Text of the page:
THE North East Development Commission (NEDC) is an interventionist agency a mandate to receive and manage funds allocated by the Federal Government and international donor agencies for the resettlement, rehabilitation, integration and reconstruction of roads, houses and business premises of victims of the insurgency.
Senior Special Assistant to President Mohammadu Buhari on National Assembly Matters (Senate), Sen Ita Enang, says the commission will also help in tackling the menace of poverty and environmental challenges in the North –East.
According to him, ‘’it provides for offices of Chairman, Managing Director, Executive Director (Administration and Finance), Executive Director (Humanitarian Affairs), Executive Director (Operations) and members representing the North East Zone to be rotated amongst member states of the commission. The commission will among other things coordinate projects and programmes within the Master Plan for the rehabilitation, resettlement, reconciliation, reconstruction and sustainable development of the North-East zone.
‘’This will be done in the field of infrastructure, human and social services, including health and nutrition, education and water supply, agriculture, wealth creation and employment opportunities, urban and rural development and poverty alleviation. The commission will also liaise with federal ministries, departments, agencies, states and development partners on implementation of all measures approved in the Master Plan for stabilization and development of the North-East by the Federal Government.
‘’It will equally assess and report on any project being funded or carried out in the North-East by any federal ministry, department and agency or company that has an agreement with the Federal Government, and ensure that funds released for such projects are properly utilised. The commission will equally liaise with other stakeholders on tackling of humanitarian, ecological and environmental problems and degradation that arise from natural causes, insurgency and industrial activities in the North-East’’.
Enang said the commission will seek humanitarian, human, material, technical and financial support from development partners, local or international, and non-governmental organisations, with a view to developing the affected region, pointing out that the commission was saddled with the responsibility of co-coordinating civil-military confidence building, stabilization measures and activities that lie within the civil-military interface especially before, during and after military and security operations.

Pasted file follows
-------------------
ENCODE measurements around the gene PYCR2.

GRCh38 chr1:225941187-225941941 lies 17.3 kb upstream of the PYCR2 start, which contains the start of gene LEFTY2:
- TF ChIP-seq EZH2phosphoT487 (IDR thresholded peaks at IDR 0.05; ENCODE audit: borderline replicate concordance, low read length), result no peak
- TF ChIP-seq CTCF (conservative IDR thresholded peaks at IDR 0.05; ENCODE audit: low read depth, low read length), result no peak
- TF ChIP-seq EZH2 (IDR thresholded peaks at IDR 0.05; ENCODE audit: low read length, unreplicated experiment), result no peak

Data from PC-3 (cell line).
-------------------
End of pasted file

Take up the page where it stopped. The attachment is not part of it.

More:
Without a doubt, one of the key roles of the commission is to act as the focal point to coordinate and harmonise all other interventions programmes and initiatives that the government was involved in the North-East. This is coming at a time Internally Displaced Persons (IDPs) in Nigeria are still unable to exercise their basic rights to food and essential household items such as sleeping mats, mosquito nets, jerry cans, soap and cooking utensils.
Usually, citizens lose access to their sources of revenue when they flee from conflicts. And usually, too, assistance for those living in camps, when provided, is inadequate. The destruction of property, crops and stores of food at the time of displacement is a major driver of food insecurity among IDPs.
Humanitarian agencies say during the early phases of displacement, state governments and aid agencies provide basic food items through the State Emergency Management Agency (SEMA). But supplies are often quickly exhausted and IDPs are forced to turn to their hosts for help in meeting their basic needs.
In the North-East axis of Nigeria, Boko Haram, a terrorist network, has disrupted livelihood activities and markets and reduced trade flows. Staples and other basic commodities have become scarcer and prices have been soaring, preventing the displaced persons from buying basic foodstuffs.
Most of them, according to the Food and Agriculture Organisation (FAO), an agency of the United Nations, are food insecure and host families are overstretched. For instance, an inter-agency humanitarian needs assessment carried out in the volatile region in the mid-2014 found that it was common practice for households to ration food portions as a means of survival.